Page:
Transforming scraps into monuments
After all that gathering, we weren’t quite sure what to expect when the first making workshop came around. We knew that all of the children had more than enough interesting objects to be getting along with, but we weren’t quite sure how we were going to communicate the fact that it didn’t matter whether they made something that looked like anything in particular, the sculptures could be abstract.
Tim told the children that they should choose the most interesting objects from their collections. They could make whatever they wanted and what they made didn’t necessarily have to look like any one particular thing.
I asked the children if they had chosen their favourite objects to work with yet and one boy said to me “they’re not our favourite objects, they’re the most interesting ones.” I felt confident that the artists knew what they were doing!
Once they had chosen, the artists got right down to business of creating and before we knew it requests for “more glue!” were being thrown around like confetti. Some worked whilst chatting away to each other, vocalising each stage of their artistic process and comparing strategies. Others chose a more solitary route, carefully testing out ways that different objects could fit together in silence, preferring to work as independents.
By the end of the session, each one of them had a beautiful, intricate and intriguing sculpture. When Tim asked if anyone had any thoughts about what they had just made, one of the little girls put her hand up and said “It’s like we had nothing and then we made something and it could be anything!” Us adults looked at each other, astonished that was a better explanation of abstract art than we could come up with!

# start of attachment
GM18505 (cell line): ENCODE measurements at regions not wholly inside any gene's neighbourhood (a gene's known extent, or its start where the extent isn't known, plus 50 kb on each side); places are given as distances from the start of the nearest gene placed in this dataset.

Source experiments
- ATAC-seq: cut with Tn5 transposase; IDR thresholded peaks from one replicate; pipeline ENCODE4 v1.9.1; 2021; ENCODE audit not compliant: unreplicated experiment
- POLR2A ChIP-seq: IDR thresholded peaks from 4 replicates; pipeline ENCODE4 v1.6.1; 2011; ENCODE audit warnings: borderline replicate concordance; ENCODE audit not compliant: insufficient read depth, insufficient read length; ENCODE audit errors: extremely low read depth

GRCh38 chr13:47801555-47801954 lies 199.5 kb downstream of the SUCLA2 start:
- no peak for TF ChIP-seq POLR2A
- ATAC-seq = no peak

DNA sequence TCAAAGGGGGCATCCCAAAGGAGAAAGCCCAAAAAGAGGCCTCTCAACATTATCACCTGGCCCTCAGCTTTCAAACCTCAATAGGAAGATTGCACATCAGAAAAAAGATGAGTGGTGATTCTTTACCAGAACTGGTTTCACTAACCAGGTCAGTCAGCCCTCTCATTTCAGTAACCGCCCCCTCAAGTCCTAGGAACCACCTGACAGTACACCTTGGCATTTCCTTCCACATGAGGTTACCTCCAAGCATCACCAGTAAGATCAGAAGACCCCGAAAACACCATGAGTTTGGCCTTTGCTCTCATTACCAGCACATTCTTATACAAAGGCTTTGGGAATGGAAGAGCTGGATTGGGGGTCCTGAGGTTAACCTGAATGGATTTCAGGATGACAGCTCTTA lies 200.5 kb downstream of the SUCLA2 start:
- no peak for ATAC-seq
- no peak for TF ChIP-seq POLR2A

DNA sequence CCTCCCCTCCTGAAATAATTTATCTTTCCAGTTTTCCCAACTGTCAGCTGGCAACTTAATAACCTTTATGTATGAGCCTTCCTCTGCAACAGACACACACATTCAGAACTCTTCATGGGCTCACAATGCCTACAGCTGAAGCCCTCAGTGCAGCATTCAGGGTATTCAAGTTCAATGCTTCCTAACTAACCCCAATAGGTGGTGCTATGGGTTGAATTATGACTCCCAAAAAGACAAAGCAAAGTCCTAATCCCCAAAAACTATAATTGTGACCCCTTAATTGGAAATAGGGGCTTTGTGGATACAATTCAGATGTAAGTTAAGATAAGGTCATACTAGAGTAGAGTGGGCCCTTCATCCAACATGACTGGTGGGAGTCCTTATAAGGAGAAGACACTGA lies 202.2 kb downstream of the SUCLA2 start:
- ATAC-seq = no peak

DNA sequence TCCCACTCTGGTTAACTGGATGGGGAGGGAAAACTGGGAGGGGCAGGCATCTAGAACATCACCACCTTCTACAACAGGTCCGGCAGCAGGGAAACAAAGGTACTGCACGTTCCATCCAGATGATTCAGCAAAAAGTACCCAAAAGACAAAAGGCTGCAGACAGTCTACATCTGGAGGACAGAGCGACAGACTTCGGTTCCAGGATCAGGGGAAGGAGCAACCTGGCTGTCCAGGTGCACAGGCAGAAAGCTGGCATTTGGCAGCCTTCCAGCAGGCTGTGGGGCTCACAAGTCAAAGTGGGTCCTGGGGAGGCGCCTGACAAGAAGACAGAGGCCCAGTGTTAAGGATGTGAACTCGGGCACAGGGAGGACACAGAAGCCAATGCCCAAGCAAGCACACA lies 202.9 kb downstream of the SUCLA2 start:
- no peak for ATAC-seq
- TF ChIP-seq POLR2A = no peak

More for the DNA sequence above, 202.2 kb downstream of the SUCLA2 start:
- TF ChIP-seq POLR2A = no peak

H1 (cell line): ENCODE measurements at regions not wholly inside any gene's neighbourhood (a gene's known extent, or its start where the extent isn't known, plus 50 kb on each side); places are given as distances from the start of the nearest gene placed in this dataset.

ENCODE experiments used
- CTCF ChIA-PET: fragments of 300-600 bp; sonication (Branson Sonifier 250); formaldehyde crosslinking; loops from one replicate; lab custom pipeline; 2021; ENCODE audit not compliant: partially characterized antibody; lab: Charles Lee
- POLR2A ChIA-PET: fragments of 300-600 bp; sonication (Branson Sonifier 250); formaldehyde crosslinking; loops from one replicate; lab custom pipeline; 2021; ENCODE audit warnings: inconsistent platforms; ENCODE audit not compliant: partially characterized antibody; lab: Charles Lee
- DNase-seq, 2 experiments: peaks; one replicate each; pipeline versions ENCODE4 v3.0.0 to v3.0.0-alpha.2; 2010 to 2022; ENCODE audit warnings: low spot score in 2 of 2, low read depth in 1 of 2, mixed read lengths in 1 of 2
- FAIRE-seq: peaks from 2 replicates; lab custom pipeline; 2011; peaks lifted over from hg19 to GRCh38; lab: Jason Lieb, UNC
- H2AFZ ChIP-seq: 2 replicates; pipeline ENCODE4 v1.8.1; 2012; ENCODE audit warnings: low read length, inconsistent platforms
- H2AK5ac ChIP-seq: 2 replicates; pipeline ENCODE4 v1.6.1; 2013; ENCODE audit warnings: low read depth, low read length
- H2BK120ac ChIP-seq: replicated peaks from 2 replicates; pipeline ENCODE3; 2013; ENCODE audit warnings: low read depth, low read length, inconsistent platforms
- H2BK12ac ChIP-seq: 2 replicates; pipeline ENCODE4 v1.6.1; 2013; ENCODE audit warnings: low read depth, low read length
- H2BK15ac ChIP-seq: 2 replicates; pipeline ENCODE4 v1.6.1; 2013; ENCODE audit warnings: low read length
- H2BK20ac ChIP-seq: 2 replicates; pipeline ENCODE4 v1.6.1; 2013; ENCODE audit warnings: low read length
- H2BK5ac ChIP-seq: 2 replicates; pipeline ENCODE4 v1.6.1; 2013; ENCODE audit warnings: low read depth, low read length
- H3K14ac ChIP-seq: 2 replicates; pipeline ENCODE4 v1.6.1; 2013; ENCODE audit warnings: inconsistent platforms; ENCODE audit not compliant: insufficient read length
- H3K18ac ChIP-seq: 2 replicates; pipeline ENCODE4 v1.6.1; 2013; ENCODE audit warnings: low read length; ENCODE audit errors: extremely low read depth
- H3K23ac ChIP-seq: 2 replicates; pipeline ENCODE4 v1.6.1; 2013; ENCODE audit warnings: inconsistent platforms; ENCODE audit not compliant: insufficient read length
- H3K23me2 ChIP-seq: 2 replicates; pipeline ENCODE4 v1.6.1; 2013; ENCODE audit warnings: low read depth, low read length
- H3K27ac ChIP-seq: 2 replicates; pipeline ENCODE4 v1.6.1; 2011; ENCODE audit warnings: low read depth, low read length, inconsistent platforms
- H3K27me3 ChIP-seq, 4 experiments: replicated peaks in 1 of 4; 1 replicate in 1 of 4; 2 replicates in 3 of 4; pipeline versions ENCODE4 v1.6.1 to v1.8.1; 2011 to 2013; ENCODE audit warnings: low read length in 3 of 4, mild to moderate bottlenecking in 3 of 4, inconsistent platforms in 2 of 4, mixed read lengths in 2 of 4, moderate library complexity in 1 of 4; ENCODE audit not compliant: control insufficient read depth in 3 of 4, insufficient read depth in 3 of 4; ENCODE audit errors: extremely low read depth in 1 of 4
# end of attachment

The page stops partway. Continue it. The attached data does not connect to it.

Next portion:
Although, very sadly, I couldn’t be there for the other making workshops, I have no doubt that all of the children made wonderful things. Siobhan told me that a couple of the kids asked “where that other lady was” when I wasn’t there, which did fill me with a bit of warm glow. I’m glad I haven’t seen all of the sculptures, though, as I’m looking forward to being surprised when I see the exhibition. I’m also excited by the prospect of the children showing their family and friends what they’ve done in a professional setting. I hear they’ll be going to be a private viewing for the artists and their special guests — with canapes and Shloer!
Learning to see Tower Hamlets in a new way
As I come to the end of my placement at Artsadmin and am reflecting on all of the things I’ve been involved with and what I’ve learnt, I feel incredibly lucky to have been around when Monuments of Tower Hamlets unfolded. Explaining the project to other people without going into massive amounts of detail has been difficult (“basically, we’re taking children to places around London so that they can find stuff on the floor”), but I hope that this blog post can give a little bit of an insight into what a fun, heart-warming and interesting experience this has been for all of us. My experience allowed me to get to know an area that I have no previous attachment to, through the eyes of children that it belongs to and with a level of detail that I would have never have got had I just walked around the area and kept my eyes above ground level. Whether you know Tower Hamlets well or not, the artists from Year 2 at Canon Barnett Primary School will allow you to see the area in a new way and, perhaps, encourage you look down to the floor every once in a while yourself. You don’t know what you could be missing.
Canon Barnett Primary School and Tim Spooner’s free exhibition Monuments of Tower Hamlets is on show 4-9 June at Toynbee Studios as part of 2 Degrees Festival. On Friday 6 June from 4-6pm, local residents are invited to a special exhibition event with refreshments. The exhibition is supported by Tower Hamlets Council.
Images: Gathering materials and making workshops with Year 2 students and artist Tim Spooner. Photos by Rob Harris.